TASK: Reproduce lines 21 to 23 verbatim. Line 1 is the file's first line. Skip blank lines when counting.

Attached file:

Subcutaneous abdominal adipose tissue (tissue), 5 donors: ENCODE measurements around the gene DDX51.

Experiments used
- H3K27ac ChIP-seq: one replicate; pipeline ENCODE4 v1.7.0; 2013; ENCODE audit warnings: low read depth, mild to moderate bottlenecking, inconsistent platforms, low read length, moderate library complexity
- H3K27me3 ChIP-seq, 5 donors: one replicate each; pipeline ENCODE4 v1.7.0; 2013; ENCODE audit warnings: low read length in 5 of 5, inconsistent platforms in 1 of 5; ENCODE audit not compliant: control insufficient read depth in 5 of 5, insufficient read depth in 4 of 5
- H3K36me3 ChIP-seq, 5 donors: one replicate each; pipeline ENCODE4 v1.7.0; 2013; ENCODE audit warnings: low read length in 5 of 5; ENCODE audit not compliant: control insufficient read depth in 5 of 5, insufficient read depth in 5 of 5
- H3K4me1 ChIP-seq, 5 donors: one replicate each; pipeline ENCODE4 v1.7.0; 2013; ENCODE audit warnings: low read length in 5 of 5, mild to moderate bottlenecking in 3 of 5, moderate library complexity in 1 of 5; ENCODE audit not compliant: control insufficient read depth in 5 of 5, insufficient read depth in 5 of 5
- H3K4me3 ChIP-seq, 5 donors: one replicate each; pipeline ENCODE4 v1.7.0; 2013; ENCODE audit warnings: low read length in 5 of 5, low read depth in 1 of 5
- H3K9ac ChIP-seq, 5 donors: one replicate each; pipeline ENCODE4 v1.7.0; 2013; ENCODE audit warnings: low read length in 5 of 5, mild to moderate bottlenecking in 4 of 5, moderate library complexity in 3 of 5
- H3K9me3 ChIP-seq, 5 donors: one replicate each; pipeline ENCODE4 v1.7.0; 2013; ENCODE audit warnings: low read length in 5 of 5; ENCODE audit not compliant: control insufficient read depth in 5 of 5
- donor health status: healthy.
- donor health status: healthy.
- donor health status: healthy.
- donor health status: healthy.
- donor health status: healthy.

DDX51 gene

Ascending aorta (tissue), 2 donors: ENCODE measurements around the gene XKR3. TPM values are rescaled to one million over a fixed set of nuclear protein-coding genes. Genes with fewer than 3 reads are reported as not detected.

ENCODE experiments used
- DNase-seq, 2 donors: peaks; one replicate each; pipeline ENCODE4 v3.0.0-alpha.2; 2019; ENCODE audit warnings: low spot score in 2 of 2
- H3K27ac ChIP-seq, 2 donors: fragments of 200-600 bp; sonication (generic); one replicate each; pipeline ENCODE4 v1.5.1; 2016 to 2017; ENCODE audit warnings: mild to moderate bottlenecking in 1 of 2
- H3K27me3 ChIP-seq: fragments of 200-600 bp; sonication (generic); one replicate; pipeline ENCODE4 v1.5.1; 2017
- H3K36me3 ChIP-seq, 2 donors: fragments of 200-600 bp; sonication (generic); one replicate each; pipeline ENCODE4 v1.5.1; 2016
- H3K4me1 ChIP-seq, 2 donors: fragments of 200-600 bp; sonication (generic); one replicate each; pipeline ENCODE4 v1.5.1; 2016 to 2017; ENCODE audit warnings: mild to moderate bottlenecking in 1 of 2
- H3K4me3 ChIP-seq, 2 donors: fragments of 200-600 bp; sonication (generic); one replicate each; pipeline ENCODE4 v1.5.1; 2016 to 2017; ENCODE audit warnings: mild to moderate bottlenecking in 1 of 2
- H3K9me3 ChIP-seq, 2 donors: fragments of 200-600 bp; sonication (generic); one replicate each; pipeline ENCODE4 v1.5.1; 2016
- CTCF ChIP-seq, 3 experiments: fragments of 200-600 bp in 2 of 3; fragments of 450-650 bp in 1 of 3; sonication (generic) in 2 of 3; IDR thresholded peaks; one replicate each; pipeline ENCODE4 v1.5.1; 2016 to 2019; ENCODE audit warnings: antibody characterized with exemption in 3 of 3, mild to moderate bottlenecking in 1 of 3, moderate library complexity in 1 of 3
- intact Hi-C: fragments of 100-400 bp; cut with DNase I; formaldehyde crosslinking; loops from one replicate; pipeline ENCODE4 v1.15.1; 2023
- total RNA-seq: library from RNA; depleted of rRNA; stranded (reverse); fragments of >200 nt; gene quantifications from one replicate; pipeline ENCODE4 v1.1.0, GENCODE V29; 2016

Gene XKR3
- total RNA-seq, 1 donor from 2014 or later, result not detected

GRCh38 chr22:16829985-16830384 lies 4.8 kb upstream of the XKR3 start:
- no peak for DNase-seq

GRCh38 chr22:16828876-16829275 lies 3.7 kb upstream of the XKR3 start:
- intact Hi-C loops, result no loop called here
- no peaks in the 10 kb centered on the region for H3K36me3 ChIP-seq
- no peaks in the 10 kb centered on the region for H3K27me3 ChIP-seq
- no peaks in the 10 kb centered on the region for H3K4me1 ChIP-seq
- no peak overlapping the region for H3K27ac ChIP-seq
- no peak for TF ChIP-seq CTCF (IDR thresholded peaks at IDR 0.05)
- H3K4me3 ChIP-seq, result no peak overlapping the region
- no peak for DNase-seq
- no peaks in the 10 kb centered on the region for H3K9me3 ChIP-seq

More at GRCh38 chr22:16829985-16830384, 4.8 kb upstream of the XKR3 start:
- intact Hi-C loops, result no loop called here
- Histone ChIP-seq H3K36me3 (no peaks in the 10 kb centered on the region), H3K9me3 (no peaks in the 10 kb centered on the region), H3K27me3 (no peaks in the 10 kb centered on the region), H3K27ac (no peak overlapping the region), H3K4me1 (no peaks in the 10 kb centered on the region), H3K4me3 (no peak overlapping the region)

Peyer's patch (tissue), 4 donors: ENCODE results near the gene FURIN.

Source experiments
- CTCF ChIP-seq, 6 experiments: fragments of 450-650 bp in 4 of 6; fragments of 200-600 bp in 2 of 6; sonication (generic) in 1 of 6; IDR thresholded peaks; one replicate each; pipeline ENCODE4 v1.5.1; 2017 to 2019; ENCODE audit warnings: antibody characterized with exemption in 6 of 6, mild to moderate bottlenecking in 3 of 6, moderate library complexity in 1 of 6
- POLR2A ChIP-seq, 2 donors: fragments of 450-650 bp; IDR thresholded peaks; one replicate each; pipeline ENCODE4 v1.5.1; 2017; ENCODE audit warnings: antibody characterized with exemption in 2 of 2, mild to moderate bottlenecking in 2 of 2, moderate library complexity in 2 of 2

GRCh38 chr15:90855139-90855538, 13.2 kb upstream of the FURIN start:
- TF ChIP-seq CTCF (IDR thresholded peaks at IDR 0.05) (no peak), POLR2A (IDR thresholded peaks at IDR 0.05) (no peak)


- H3K36me3 ChIP-seq, 2 donors: fragments of 200-600 bp; sonication (generic); one replicate each; pipeline ENCODE4 v1.5.1; 2016
- H3K4me1 ChIP-seq, 2 donors: fragments of 200-600 bp; sonication (generic); one replicate each; pipeline ENCODE4 v1.5.1; 2016 to 2017; ENCODE audit warnings: mild to moderate bottlenecking in 1 of 2
- H3K4me3 ChIP-seq, 2 donors: fragments of 200-600 bp; sonication (generic); one replicate each; pipeline ENCODE4 v1.5.1; 2016 to 2017; ENCODE audit warnings: mild to moderate bottlenecking in 1 of 2